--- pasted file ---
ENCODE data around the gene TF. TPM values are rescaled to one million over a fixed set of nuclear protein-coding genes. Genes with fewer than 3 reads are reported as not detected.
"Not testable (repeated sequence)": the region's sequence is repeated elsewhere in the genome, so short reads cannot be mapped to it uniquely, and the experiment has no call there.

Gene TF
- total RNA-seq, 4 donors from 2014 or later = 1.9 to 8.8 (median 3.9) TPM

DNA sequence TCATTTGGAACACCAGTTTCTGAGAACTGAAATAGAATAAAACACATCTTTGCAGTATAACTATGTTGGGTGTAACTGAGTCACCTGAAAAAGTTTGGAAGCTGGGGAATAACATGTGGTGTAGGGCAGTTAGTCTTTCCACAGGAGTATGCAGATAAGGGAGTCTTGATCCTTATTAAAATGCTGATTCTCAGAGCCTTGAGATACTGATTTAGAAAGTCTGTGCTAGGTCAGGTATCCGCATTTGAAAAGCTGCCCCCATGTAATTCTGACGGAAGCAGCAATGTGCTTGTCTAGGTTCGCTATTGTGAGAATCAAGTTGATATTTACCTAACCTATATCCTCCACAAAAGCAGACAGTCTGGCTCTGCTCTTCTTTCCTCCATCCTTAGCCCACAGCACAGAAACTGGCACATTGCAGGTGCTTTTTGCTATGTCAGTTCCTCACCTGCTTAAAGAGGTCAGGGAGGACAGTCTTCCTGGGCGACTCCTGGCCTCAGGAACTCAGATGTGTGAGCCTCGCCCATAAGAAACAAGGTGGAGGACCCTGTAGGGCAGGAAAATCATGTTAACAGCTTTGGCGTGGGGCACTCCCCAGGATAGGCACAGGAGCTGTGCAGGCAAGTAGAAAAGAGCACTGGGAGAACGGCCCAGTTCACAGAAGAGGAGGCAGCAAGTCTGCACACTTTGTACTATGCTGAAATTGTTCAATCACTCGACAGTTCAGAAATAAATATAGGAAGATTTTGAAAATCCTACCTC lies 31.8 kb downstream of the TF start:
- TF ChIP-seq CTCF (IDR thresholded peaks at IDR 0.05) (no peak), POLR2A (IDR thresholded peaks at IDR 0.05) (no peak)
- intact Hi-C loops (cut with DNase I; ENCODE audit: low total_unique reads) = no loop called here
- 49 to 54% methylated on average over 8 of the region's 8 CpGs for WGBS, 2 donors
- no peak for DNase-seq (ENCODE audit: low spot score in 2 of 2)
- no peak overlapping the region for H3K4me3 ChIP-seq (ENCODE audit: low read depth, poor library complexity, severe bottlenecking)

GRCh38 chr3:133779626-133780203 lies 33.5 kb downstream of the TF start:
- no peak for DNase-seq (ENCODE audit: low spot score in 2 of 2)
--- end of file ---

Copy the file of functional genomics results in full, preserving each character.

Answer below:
ENCODE data around the gene TF. TPM values are rescaled to one million over a fixed set of nuclear protein-coding genes. Genes with fewer than 3 reads are reported as not detected.
"Not testable (repeated sequence)": the region's sequence is repeated elsewhere in the genome, so short reads cannot be mapped to it uniquely, and the experiment has no call there.

Gene TF
- total RNA-seq, 4 donors from 2014 or later = 1.9 to 8.8 (median 3.9) TPM

DNA sequence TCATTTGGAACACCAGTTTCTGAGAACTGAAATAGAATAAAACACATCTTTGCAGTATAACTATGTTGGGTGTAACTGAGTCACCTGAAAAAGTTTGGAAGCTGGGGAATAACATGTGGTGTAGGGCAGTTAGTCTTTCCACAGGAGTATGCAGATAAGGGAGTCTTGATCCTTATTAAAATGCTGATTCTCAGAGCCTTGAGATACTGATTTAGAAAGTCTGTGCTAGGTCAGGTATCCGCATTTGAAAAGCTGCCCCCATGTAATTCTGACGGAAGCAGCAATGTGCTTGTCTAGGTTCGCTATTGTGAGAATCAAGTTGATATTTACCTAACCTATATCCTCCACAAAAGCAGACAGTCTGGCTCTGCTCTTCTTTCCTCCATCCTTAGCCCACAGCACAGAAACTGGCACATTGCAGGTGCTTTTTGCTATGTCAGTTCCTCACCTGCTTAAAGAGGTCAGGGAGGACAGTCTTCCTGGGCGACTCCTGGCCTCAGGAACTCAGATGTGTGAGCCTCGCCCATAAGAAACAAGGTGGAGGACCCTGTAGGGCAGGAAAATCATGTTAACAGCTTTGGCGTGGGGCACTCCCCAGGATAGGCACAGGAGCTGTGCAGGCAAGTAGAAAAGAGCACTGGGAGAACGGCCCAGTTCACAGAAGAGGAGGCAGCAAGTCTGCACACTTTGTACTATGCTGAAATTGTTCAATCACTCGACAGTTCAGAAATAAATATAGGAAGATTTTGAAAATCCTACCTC lies 31.8 kb downstream of the TF start:
- TF ChIP-seq CTCF (IDR thresholded peaks at IDR 0.05) (no peak), POLR2A (IDR thresholded peaks at IDR 0.05) (no peak)
- intact Hi-C loops (cut with DNase I; ENCODE audit: low total_unique reads) = no loop called here
- 49 to 54% methylated on average over 8 of the region's 8 CpGs for WGBS, 2 donors
- no peak for DNase-seq (ENCODE audit: low spot score in 2 of 2)
- no peak overlapping the region for H3K4me3 ChIP-seq (ENCODE audit: low read depth, poor library complexity, severe bottlenecking)

GRCh38 chr3:133779626-133780203 lies 33.5 kb downstream of the TF start:
- no peak for DNase-seq (ENCODE audit: low spot score in 2 of 2)